If ready-made and microwavable meals were the novelty foods of the ’90s, “back to basics” is the motto of the 2010s.
Twenty-somethings across the country are rolling up their sleeves and joining their grandparents in their kitchens, learning to make the dishes their bubbes and zeydes were raised on — in some cases, recipes they carried with them from “the old country” to America. In the process, they are learning the stories of the dishes that sustained their families.
Of course, looking to grandparents for recipe advice is nothing new, and individual recipes can be found hidden in the pages of countless cookbooks. But several new recipe projects in the Jewish community are offering something different, says Jewish librarian and cookbook collector Roberta Saltzman: They’re teaming up groups of like-minded recipe documenters and putting the stories of Jewish family recipes online.
Beyond Bubbie, the largest of these projects, bills itself as “an interactive community cookbook and a place to share the stories and memories connected to these recipes.” Anyone can send in a recipe with a story, and since its launch in 2012, 90 or so people have. Contributors range from once-in a-blue-moon cooks to Jewish food icon Joan Nathan, who shared her mother-in-law’s recipe for Zamosc gefilte fish.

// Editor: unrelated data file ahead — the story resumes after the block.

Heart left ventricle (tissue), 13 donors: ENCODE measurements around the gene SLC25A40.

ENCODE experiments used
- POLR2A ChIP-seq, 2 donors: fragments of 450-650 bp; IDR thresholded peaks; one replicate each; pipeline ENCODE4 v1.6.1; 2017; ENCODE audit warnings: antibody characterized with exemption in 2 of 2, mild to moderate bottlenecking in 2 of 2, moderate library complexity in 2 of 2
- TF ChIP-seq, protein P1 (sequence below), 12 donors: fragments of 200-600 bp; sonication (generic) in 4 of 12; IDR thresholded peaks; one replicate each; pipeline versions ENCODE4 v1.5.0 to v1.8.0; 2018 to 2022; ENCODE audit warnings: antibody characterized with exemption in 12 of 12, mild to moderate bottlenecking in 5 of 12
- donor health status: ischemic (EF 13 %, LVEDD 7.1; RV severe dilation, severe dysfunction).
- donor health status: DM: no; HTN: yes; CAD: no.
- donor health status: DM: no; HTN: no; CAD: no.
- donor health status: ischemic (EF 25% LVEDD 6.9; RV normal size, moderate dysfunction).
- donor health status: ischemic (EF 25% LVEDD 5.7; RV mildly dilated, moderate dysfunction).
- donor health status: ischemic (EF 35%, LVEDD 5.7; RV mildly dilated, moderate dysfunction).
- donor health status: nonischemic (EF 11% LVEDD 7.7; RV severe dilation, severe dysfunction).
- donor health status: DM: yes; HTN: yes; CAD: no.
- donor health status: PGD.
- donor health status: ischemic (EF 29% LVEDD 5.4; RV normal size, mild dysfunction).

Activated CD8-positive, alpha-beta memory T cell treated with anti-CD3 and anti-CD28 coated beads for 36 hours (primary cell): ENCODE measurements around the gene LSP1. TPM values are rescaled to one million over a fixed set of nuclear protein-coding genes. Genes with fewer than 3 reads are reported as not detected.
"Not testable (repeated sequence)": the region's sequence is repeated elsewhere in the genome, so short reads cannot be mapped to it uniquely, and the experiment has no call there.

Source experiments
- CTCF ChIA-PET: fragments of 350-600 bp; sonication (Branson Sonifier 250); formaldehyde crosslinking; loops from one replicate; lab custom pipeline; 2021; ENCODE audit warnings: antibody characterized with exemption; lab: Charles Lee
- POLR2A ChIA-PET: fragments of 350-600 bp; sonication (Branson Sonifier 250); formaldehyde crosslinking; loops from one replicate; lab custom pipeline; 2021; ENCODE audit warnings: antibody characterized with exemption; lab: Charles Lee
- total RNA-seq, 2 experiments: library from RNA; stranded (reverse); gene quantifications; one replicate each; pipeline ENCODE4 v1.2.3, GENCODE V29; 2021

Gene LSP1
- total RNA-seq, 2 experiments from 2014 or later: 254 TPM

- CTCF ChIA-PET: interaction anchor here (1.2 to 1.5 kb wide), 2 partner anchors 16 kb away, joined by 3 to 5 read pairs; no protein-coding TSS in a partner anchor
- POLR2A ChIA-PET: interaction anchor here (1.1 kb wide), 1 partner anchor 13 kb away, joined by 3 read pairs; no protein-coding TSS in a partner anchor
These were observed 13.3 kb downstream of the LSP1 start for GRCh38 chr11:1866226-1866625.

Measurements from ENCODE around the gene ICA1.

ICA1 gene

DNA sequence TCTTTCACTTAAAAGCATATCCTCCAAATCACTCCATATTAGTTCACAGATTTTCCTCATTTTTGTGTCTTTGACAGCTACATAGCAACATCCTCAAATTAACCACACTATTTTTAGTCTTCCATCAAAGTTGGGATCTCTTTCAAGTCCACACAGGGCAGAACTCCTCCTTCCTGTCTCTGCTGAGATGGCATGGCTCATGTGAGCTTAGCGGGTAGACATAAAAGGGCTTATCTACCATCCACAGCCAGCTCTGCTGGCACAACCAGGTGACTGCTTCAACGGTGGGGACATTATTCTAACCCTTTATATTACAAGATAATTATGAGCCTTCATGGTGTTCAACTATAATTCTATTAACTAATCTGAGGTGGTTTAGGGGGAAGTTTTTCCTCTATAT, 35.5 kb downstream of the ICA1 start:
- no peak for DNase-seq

The project’s definition of bubbe is all encompassing. “A ‘Bubbie’ could just as easily be a favorite uncle, beloved family friend, or next door neighbor,” the website states. “What makes them a Bubbie in our books is the love they’ve poured into these dishes and the memories you’ve created over them.”
In addition to the website, the project also has a social component. Reboot, the Jewish organization that funds the project, organizes workshops and events to bring people together through food and stories, and provides a DIY toolkit to other organizations who want to do the same.
Food writer David Sax, who is one of the minds behind the project, explained that the recipes aren’t the real focus of these projects. “What makes a recipe interesting is the story,” he said. “Every bubbe has a kugel, but if your bubbe grew up in Shanghai and mine grew up in Berlin before the Holocaust, they will have drastically different experiences.”
Like the recipes themselves, these projects reach across borders. Rebecca Lessard, Claudia Itzkowich, Myrite Rotstein and Sarah Cohen-Fournier connected in 2011 over a short video that Lessard had made of her Syrian grandmother teaching her to make mehshi kusa (stuffed zucchini). That video ultimately inspired Roots and Recipes, a project similar to Beyond Bubbie that focuses on the diverse Jewish community of Montreal.